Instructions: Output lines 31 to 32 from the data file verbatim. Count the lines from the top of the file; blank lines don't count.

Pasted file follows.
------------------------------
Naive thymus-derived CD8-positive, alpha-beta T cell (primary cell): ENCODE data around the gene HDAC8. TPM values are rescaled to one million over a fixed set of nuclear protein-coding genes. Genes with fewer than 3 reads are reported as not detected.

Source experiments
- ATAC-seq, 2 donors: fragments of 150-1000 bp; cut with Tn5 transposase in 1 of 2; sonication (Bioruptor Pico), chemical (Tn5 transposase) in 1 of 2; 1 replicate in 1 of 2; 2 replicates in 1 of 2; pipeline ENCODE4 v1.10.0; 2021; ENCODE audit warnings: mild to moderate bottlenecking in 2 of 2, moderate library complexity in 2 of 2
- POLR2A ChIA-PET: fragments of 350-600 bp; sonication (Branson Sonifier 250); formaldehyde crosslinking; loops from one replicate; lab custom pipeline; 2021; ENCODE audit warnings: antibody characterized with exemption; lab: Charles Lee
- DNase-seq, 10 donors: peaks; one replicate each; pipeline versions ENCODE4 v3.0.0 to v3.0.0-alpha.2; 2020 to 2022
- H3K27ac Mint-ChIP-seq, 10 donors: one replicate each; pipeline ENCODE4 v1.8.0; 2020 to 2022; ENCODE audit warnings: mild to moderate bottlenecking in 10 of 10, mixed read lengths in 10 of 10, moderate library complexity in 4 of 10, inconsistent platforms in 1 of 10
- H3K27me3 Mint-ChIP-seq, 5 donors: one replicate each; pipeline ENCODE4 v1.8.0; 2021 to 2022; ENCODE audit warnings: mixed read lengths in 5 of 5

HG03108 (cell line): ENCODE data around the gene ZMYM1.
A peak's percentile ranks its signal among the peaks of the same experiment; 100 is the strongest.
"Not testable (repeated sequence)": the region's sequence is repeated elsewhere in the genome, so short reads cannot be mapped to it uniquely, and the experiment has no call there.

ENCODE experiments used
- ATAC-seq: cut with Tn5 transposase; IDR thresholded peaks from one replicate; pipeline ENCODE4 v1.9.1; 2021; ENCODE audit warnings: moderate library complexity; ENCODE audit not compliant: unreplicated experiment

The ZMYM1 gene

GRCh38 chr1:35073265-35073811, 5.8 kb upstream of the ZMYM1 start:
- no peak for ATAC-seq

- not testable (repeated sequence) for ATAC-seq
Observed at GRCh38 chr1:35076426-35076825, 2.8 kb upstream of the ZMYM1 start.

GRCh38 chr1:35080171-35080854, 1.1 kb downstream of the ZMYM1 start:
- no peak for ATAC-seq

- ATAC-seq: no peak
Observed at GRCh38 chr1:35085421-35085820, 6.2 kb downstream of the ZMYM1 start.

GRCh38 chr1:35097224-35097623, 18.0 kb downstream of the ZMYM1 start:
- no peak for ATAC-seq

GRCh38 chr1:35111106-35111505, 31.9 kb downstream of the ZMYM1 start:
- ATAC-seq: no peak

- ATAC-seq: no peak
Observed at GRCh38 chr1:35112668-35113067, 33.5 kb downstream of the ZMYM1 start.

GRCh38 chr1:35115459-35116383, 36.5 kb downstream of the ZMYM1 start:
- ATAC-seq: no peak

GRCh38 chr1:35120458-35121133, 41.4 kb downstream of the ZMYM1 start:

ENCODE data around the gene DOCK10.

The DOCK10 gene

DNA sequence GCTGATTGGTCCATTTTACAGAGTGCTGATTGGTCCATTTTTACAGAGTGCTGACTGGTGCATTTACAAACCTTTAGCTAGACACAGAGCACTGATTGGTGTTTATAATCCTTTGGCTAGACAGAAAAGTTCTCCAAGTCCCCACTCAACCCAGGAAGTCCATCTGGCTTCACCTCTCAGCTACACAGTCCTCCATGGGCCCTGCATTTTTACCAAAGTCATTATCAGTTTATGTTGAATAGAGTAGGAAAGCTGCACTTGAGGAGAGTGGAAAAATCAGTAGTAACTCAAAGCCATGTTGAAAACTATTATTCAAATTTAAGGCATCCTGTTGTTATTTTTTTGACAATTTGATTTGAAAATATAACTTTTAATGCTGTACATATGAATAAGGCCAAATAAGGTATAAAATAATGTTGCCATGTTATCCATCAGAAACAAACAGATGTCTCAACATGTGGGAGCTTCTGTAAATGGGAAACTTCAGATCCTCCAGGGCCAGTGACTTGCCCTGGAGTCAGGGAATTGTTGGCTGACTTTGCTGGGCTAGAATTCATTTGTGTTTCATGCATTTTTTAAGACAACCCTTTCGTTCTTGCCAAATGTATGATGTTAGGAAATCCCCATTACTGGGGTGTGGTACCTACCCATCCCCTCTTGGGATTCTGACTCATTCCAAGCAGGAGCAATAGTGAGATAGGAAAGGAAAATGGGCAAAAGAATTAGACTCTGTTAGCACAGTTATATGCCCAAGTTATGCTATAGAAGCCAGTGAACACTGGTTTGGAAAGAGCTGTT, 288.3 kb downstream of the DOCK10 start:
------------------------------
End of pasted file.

ENCODE data around the gene DOCK10.

The DOCK10 gene